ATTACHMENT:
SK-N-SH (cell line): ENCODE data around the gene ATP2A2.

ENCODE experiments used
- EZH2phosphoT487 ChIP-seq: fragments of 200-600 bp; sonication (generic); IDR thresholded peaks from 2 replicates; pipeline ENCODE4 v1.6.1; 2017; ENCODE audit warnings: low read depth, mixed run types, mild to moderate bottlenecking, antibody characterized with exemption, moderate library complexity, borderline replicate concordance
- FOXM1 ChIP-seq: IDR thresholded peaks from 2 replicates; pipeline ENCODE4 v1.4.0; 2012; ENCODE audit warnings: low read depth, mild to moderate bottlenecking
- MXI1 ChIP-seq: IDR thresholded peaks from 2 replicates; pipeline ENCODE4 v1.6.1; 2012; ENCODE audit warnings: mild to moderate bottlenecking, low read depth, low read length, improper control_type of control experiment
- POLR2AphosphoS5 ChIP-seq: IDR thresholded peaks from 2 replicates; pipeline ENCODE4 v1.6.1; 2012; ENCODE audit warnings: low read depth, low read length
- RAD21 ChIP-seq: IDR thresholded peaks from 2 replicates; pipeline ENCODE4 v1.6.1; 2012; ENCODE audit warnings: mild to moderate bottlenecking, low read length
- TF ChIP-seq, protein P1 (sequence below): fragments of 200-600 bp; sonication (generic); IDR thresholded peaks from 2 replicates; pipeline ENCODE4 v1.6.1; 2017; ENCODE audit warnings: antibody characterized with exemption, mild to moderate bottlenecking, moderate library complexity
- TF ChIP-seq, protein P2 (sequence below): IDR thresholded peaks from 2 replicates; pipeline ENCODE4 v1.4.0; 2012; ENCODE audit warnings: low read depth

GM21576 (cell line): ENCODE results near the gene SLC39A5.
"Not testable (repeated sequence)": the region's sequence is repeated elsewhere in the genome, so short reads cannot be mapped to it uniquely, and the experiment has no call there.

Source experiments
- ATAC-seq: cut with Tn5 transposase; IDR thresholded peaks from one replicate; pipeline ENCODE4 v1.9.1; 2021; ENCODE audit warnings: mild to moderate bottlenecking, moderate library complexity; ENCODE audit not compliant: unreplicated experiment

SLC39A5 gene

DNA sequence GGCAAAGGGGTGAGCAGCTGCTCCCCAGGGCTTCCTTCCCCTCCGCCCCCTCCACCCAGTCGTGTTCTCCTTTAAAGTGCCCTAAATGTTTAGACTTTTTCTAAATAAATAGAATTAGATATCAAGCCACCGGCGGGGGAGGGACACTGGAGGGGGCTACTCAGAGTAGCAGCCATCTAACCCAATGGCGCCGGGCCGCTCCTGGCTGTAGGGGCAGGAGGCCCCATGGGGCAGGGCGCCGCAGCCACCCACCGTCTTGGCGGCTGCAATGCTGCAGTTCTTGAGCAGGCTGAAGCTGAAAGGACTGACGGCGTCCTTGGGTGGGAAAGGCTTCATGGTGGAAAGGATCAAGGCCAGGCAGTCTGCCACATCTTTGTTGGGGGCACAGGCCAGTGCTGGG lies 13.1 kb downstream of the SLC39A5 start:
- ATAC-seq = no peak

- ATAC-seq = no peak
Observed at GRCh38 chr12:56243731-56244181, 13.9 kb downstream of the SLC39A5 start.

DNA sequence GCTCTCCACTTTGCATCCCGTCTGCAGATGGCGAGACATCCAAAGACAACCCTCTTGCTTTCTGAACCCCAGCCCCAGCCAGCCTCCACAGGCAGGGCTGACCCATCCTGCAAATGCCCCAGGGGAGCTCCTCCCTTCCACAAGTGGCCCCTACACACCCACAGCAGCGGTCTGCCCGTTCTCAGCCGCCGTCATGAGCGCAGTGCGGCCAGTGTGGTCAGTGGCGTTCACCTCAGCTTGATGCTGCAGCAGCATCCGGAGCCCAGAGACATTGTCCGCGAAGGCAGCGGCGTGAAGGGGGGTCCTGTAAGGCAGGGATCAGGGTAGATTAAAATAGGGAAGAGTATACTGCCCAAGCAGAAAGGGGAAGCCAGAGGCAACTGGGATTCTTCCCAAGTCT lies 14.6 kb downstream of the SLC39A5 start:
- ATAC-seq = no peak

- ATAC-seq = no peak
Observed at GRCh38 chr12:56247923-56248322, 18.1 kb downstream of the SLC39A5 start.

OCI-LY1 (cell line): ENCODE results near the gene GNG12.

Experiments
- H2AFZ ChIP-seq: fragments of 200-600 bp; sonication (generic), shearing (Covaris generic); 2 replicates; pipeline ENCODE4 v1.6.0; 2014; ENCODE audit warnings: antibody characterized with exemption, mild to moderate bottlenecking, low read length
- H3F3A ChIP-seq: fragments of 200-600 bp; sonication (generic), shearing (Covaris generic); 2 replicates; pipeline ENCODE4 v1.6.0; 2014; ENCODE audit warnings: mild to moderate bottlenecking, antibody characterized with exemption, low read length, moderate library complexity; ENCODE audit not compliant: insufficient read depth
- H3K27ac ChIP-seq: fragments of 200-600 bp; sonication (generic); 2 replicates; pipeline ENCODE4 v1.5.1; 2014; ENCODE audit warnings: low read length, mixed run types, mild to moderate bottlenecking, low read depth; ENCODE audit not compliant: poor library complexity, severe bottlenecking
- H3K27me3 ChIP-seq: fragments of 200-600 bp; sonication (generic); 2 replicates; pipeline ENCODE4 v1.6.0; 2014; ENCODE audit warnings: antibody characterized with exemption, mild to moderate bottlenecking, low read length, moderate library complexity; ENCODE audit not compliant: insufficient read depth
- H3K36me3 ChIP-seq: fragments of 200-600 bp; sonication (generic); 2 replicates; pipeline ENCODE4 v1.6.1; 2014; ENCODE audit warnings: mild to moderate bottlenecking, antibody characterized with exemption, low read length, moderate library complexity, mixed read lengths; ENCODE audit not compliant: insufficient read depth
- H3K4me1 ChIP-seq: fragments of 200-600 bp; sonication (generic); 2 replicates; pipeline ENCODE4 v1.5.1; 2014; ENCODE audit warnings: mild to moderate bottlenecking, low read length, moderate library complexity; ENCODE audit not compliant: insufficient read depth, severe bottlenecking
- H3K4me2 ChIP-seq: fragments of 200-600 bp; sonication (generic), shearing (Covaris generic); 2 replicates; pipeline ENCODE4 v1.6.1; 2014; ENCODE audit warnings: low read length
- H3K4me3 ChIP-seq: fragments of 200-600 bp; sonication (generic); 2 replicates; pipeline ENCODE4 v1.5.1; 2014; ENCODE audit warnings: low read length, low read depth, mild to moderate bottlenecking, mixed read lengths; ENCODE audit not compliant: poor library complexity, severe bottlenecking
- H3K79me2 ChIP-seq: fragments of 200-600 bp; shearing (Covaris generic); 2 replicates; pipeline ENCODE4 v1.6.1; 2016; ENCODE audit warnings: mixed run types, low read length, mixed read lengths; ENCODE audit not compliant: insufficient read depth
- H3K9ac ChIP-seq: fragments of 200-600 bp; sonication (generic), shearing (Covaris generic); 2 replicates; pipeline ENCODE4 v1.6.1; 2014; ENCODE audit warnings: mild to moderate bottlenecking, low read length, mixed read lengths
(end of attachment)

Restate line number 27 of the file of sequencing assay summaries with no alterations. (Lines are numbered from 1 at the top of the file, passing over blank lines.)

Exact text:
- H3K27ac ChIP-seq: fragments of 200-600 bp; sonication (generic); 2 replicates; pipeline ENCODE4 v1.5.1; 2014; ENCODE audit warnings: low read length, mixed run types, mild to moderate bottlenecking, low read depth; ENCODE audit not compliant: poor library complexity, severe bottlenecking